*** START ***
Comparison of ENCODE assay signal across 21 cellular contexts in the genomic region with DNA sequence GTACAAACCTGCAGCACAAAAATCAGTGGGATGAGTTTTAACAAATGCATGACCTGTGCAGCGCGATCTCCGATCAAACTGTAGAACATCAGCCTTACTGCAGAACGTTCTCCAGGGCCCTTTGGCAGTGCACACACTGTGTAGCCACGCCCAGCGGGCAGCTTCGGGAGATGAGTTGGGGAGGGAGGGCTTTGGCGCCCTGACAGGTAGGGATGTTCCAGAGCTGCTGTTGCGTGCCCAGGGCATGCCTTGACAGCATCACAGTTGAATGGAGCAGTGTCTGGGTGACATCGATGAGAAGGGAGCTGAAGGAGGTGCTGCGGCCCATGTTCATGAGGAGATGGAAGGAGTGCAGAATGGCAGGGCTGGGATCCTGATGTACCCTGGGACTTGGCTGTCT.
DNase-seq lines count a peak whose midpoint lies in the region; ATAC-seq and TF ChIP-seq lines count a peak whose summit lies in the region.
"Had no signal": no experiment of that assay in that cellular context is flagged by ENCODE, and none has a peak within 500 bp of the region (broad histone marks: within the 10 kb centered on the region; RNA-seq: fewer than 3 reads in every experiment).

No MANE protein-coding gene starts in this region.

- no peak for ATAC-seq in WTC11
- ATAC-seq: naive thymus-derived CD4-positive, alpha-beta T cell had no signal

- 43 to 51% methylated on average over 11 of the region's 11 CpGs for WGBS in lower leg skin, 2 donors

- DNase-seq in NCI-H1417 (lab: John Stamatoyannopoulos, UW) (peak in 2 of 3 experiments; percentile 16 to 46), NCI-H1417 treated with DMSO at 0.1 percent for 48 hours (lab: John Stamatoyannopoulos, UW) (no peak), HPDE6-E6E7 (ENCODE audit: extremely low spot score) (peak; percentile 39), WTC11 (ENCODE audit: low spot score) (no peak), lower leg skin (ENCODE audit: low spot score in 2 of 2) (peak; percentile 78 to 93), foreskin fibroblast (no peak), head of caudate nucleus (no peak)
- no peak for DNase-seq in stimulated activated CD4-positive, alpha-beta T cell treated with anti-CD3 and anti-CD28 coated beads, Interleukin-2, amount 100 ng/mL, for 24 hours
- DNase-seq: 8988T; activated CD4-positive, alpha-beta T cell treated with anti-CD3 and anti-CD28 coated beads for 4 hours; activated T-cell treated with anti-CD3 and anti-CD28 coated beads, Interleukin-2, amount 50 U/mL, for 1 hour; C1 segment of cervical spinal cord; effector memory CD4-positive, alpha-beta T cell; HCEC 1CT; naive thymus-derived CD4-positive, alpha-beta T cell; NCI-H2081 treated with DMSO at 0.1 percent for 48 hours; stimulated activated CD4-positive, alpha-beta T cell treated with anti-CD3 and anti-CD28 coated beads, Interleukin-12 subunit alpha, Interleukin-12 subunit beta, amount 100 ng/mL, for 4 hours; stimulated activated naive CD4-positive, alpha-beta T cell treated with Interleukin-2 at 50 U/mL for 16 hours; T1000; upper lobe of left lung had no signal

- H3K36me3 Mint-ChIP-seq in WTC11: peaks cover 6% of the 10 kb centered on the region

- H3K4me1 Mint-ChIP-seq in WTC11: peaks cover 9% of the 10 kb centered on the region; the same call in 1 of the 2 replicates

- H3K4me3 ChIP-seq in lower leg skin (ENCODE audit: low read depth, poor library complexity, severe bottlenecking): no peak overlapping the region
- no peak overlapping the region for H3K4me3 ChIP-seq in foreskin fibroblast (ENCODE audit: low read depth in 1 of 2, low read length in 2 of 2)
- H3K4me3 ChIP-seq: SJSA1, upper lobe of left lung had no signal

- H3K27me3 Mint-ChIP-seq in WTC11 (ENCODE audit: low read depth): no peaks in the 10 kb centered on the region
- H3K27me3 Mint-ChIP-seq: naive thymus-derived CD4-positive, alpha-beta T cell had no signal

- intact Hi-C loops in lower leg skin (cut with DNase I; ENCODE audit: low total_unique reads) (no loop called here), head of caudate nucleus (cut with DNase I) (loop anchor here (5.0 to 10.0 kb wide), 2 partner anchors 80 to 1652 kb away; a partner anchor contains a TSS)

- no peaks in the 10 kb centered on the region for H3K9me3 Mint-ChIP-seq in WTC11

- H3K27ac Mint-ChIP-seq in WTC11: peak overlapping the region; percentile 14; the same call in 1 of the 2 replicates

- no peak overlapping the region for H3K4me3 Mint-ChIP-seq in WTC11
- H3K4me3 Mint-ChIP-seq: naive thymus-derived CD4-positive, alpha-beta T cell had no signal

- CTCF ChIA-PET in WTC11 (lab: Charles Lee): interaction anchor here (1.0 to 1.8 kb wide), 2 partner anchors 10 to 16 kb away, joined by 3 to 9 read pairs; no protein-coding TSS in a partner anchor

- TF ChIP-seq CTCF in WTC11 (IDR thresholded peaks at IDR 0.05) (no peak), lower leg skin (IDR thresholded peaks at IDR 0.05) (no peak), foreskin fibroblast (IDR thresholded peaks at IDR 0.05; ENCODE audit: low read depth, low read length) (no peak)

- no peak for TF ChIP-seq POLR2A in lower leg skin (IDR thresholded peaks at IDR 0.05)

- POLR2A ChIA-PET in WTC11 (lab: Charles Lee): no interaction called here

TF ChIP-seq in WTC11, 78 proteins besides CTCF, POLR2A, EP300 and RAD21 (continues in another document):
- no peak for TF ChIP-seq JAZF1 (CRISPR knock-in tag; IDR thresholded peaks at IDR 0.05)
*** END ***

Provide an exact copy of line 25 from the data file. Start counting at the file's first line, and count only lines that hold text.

- no peak for TF ChIP-seq POLR2A in lower leg skin (IDR thresholded peaks at IDR 0.05)